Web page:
Bernie Parent's mask was not flashy but it certainly was intimidating. While other goalies became more colorful with their mask designs Parent actually went from his flaming Blazers mask in the WHA to the stark white model with the Flyers. When wingers were baring down on Parent they saw nothing of cartoonish personality, just ghostly intimidation.

The Cages (Helmets and Combo’s)

Vladislav Tretiak may have been the most famous helmet/cage wearing goalie, standing out from the crowd when all other goalies were wearing fiberglass throughout the 70’s.  Mike Palmateer switched to a helmet cage combo just before he retired in the mid-80’s.  Even Gilles Gratton, of the famous roaring lion mask, switched from his legendary fiberglass mask to a helmet and cage.  But the plain helmet with wire face mask was boring; very few goalies made an attempt to spruce them up.  The art of the goalie mask was reborn when Dave Dryden was the first to wear Greg Harrison’s fiberglass/cage combo, providing the protection of the cage with the relatively smooth canvas of fiberglass.


Kelly Hrudey was one of the last NHL goalies to migrate from the helmet/cage era to the modern era, wearing the one-piece Jofa helmet early in his career on Long Island and in Los Angeles before making the switch to the combo. What set Hrudey apart during his helmet-wearing days, besides his uniquely tight stance, was his decorative helmet. Not as elaborate as the "Hollywood" combo mask that followed but a standout amongst the helmet/cage crowd.


Dominek Haskek did everything differently from other goalies. So it should be no surprise he not only favored a helmet but even used the CSA-approved cage instead of the more popular cats eye cage. Even though Hasek's helmet looked like the standard Cooper issue it was actually very similar to fiberglass masks in that it was a one-piece mold made specifically for him. The roaring engine on the side would have looked good on any mask but makes our list because of its uniqueness on a helmet.


Curtis Joseph didn't start his career with the Cujo mask but eventually became known for it, to the point that only Eddie Belfour's mask comes close to Cujo's in terms of branded identity.


Martin Gerber will probably be remembered for two things in his career: standing on his head to shut out Canada at the 2006 Olympics and his Darth Vader mask. I don't understand why nobody painted Vader on their mask during the full fiberglass days... oh, maybe this is why.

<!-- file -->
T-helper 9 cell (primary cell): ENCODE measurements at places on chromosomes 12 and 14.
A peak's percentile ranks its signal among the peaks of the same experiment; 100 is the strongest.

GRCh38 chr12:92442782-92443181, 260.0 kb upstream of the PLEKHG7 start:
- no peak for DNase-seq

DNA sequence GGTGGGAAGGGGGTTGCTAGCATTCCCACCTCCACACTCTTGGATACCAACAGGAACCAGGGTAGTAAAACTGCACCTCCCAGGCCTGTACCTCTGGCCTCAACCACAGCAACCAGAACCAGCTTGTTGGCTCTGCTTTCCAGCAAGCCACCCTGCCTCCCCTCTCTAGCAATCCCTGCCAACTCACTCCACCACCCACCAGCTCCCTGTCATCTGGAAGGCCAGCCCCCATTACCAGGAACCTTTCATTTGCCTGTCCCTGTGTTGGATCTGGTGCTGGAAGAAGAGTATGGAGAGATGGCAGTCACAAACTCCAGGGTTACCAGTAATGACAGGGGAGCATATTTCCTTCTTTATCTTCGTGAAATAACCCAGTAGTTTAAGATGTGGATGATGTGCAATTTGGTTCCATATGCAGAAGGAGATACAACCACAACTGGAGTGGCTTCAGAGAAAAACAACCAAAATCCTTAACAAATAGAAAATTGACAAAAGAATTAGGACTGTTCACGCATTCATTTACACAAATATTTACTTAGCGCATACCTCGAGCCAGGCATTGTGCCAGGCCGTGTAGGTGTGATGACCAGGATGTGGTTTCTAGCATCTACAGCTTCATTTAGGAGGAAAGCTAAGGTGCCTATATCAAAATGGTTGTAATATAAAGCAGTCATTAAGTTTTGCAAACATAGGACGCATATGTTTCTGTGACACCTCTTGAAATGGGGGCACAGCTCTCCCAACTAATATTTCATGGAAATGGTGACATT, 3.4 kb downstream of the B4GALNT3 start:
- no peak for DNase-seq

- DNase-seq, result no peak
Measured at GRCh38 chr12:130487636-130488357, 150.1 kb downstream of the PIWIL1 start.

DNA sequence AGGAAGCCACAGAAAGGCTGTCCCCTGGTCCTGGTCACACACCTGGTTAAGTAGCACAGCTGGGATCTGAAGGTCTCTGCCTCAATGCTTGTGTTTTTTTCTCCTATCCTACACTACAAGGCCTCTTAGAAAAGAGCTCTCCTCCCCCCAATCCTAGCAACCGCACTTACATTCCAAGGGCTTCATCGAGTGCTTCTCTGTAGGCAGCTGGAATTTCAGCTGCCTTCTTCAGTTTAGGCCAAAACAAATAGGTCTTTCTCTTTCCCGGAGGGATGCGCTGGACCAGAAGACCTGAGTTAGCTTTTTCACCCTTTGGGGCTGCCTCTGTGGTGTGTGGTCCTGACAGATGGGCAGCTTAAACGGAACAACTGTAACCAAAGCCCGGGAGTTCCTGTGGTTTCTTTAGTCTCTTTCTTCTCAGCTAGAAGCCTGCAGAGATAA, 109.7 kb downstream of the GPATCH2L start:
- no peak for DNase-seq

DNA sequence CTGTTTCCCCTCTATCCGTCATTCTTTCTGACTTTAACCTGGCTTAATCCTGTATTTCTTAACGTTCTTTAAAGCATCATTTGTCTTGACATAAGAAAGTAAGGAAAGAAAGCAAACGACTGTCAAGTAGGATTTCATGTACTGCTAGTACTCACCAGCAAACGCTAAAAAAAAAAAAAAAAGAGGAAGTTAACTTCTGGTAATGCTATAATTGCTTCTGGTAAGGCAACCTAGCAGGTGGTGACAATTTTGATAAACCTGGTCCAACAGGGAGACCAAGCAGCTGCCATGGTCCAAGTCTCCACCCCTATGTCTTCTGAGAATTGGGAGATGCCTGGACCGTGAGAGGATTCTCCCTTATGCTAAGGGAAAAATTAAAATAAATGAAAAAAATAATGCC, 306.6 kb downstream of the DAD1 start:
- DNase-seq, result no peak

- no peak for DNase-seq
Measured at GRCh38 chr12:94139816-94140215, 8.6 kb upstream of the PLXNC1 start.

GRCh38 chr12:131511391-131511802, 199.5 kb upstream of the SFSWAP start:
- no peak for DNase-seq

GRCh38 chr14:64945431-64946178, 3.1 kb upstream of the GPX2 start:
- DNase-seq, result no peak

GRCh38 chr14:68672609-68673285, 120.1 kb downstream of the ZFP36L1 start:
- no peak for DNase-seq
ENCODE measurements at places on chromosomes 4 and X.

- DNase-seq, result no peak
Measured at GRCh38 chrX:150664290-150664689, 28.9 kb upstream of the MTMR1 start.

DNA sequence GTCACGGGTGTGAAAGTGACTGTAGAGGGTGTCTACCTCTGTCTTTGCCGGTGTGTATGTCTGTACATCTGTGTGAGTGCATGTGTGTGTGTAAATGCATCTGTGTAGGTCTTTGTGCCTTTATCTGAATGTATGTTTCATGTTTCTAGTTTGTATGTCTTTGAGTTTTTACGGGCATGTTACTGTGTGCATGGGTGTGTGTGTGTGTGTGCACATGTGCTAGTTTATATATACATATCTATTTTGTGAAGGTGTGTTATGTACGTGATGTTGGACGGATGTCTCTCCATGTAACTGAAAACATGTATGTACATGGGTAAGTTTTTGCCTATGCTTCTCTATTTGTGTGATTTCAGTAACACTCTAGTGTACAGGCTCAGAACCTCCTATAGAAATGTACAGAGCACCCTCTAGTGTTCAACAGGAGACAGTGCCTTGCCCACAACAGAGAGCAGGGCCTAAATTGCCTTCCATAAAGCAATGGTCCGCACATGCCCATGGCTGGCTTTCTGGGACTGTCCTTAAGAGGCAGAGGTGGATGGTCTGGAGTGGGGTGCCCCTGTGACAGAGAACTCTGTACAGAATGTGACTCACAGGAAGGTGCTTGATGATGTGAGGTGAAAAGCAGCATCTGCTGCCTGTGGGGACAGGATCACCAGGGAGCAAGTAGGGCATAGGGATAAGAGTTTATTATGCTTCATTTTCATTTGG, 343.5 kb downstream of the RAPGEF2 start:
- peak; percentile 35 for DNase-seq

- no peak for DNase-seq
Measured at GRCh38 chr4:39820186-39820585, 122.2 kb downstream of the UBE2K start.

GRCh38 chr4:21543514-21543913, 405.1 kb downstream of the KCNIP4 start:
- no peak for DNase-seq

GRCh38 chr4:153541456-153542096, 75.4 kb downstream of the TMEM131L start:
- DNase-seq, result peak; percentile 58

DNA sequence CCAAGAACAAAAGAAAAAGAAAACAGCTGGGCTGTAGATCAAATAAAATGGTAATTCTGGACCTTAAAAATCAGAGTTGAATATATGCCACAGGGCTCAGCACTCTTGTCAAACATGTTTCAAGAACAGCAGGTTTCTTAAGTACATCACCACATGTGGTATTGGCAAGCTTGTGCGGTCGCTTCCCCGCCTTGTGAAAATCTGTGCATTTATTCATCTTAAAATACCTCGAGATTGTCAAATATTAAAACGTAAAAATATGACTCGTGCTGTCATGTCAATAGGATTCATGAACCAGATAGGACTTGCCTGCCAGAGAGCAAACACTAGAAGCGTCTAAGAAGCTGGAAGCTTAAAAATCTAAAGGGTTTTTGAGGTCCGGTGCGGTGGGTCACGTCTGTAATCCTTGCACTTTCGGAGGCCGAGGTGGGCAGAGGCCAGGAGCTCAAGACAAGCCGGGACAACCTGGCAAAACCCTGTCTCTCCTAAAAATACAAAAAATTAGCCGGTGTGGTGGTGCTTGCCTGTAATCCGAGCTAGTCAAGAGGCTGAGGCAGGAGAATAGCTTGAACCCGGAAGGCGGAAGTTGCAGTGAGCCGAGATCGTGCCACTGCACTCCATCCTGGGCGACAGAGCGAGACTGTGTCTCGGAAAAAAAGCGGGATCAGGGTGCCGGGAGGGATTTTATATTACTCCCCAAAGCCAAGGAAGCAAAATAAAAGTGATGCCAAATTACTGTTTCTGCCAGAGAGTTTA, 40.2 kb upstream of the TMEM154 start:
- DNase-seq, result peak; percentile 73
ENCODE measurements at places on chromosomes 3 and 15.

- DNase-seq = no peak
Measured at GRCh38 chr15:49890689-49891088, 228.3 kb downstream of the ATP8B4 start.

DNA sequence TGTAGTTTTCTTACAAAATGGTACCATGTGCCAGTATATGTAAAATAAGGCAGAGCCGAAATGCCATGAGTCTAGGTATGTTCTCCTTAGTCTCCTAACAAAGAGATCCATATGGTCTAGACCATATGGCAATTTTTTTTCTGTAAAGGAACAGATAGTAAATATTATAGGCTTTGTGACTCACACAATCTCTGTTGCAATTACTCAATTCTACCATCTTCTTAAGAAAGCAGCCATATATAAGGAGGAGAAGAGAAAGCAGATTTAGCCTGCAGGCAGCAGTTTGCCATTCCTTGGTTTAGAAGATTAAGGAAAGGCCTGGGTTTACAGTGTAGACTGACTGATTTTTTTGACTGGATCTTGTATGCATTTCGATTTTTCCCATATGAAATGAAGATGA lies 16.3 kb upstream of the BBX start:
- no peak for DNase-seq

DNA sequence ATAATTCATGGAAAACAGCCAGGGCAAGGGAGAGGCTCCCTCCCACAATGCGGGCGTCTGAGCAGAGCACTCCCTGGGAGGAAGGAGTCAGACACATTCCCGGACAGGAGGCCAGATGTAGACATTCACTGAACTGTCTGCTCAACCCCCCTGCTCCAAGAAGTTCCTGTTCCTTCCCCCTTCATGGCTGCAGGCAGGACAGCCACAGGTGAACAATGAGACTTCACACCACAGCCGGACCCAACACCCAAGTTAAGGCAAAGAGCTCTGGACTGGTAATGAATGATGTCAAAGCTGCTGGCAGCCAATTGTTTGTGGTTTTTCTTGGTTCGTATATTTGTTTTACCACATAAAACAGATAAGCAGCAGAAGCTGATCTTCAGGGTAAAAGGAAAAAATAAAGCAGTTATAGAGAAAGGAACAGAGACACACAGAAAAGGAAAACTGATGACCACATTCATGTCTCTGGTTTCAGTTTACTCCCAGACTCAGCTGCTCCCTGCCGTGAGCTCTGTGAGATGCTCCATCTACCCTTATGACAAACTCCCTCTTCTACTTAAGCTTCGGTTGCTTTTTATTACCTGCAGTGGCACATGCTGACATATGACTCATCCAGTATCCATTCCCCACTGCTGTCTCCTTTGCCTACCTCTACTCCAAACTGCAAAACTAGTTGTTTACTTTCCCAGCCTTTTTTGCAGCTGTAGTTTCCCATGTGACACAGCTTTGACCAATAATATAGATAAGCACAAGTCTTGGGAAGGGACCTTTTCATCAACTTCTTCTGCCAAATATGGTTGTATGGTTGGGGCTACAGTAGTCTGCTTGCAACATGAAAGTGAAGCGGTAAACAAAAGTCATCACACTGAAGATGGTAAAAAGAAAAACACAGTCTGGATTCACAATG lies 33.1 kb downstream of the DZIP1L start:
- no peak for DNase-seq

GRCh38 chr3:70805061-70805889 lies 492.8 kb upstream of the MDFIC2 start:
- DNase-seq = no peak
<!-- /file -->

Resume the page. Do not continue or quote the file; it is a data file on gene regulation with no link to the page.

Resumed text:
Stephane Fiset, I believe, was the first goalie to incorporate the "brick wall" theme into his mask design. A number of others followed, most notably Nikolai Khabibulin's Bulin Wall mask, but Fiset's wall of igloo blocks was a perfect fit for Quebec and has become a lasting image of les Nordiques.


Patrick Roy's mask in Montreal was the modern equivalent to Ken Dryden's. Simple. Iconic. Canadien. Very few masks have had a poster created for them but this one did and somewhere in my attic I still have mine.


Andrew Raycroft's career has not gone as expected after he won the Calder Trophy as rookie of the year in Boston but his Leafs mask was a beautiful tribute to Maple Leaf Gardens and the stars who made it the most famous building in Canada.


Jeff Hackett's pond hockey mask could really only work with geography and color schemes of two teams and the Canadiens were definitely one of them (sorry, the Bruins weren't even though Hackett kept the design when he went to Boston).


Patrick Lalime was one of the first goalies to adapt the persona of a cartoon character, in this case Marvin the Martian. I will admit some bias here as I was a Marvin fan long before Lalime's mask so I copied the idea for my own mask.


Stephen Valiquette's Spiderman mask is not only a natural fit for a goalie mask but it's a great fit for Peter Parker's hometown of New York.


1 Comment

  1. […] great illustrations showing the story of Plante donning a mask.  Especially now that we’ve celebrated the 50th anniversary of this historic event it’s a great way for young goalies to discover the history of their position.  2) the young […]